When I was in seventh grade, I transferred schools. Actually, I transferred back to the place I went to before my mom homeschooled me. Mrs. Mahony led me to my first class of the day, and I looked into a room of familiar faces. Although…they didn’t seem so familiar to me. I started to panic and began to cry. Mrs. Mahony soothed me in the hallway, trying to help me see that there was nothing to be afraid of. I was among old friends. One by one she pointed out the faces of those I knew from before, calling them by name. I remembered them, but they looked so different. They had different friends. They had different roles they played in the group: athlete, cheerleader, color guard member. Me, well, I did not know my place. It was scary. As believers in Christ, sometimes joining a body of believers at church and finding our specific roles can be intimidating, just like my first day back at school. In the beginning of Romans 12, Paul is speaking to a group of believers about their place in the body of Christ.
Paul jumps right into his teaching by emphasizing the fact that we are all a part of one body (verses 4-5). The group he is speaking to must have suffered with pride because he immediately addresses that we are to remain humble and remember that not one of us is greater than another. This warning can be taken twofold. First, we cannot think of ourselves as greater than anyone else. Second, there is not anyone greater than another. What makes us great is not our individual selves. What is great is what we are a part of – the body of Christ.
One of the things I love to do is sing in the choir at my church. Just like every choir, we are split up into groups and all taught different parts to sing for each song. We each have specific ranges that we can sing, and many cannot sing outside of that range. If you were to take a song and strip it down to one single part, you would find that it doesn’t sound right without the other parts. A beautiful piece that is made up of differing and complimentary parts is suddenly monotone, and it doesn’t have the same effect. Our roles in the church are very much the same. We each sing our own parts, but when placed together, we make a beautiful song. If separated we do not have the same effect. Each of us is vital, and what makes us beautiful is our harmony together as the body of Christ.
Another great truth Paul points out in verse 6 is while we are a body, we are also individual parts that have their own function. In the community of believers, we each have a vital role. Some of us are evangelists and have great abilities to share the gospel with others. Some are compassionate and are like a balm for those who are wounded. Some are great teachers and have a gift in helping others understand the Word of God. Knowing this can be such a comfort.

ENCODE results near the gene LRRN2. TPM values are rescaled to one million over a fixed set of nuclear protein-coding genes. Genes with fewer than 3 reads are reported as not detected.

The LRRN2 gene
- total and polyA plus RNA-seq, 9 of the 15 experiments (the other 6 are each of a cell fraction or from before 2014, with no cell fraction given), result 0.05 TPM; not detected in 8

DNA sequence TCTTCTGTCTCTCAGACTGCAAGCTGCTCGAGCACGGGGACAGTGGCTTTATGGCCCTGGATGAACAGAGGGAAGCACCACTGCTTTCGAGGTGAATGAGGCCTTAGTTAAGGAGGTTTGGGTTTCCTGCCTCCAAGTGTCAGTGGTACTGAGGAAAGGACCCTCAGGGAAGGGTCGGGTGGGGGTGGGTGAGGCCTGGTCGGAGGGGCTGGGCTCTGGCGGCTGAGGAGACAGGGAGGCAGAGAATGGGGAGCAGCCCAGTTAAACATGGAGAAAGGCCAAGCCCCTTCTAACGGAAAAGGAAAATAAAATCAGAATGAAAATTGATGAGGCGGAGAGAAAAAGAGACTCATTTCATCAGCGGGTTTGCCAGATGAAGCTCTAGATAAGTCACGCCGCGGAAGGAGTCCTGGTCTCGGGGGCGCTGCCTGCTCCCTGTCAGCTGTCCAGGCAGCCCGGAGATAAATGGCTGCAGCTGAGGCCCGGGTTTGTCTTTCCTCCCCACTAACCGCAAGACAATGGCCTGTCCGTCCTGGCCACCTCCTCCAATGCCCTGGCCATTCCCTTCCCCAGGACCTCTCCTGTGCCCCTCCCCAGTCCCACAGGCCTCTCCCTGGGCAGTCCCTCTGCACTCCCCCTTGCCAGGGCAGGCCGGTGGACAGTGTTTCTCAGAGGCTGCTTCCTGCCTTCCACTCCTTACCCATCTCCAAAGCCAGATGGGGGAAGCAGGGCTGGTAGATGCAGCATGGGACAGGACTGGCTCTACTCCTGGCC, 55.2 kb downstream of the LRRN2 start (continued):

Flashing back to seventh grade, what scared me was that I seemed to be surrounded by strangers and did not know where I would fit in. I did not seem to understand my role, and oftentimes I thought the answer was to be like someone else. Fitting in doesn’t mean you are supposed to become the mirror image of another believer. You have a special gift from God that allows you to play a vital role in serving Him. Without your role, the body could not function as a whole. 1 Corinthians 12:21 says, “And the eye cannot say to the hand, ‘I have no need of you’; or again the head to the feet, ‘I have no need of you.’.” What Paul is teaching us is that each part of the body is reliant on another. The eye cannot say to the hand, “I have no need of you,” because even though the eye might see a juicy orange, it cannot pick it up and is reliant on the hand. The head cannot say to the feet that it does not need them because even though it may see the waves of the ocean, it cannot walk over and step in without the help of the feet. The pastor of a church cannot say to the deacons, “I do not need you,” because he relies on them to be there to minister to the needs of the members of the church.
In the last few verses of this portion in his letter, Paul takes the time to explain how believers are to use their gifts (verses 6-8). While his instructions seem obvious, I think his point is that we are to actually use our gifts and in doing so serve the Lord. We cannot sit idly and let others do kingdom work without us. We are to stand up and take our place in God’s work. He has specifically equipped us to do so! We cannot compare our roles to those of other believers and make ourselves feel unimportant because their work seems to dwarf ours in comparison. Every part of the body is important, and the mission of the body is to serve God. We need to put ourselves aside, commit to the body we are a part of, and serve God in our own special roles.
This week, I want you to stop and pray that God will show you what your spiritual gifts are. If taking a spiritual gifts test will help, then by all means go ahead! The reason I want you to do this is because you are specially equipped to do great works for God, and I want you to become aware of what those special gifts are. My hope for you is that you will embrace that you are a part of a greater body of believers, that you will learn what individual part you are, and that you will see how you can serve God in a great way as that part – in a way that no other part of the body could.
God, thank You that when we became Your children, You embraced us and placed us in a community – a body of other believers like us. And thank You that we are all special parts of that body and are equipped with special gifts that allow us to do work for You that no other part could. Please help us as we embrace our community, embrace our special roles, and actively serve You. Thank You for the Holy Spirit who does the equipping and enables us to be used by You.
1 Corinthians 12
1 Peter 4:10-11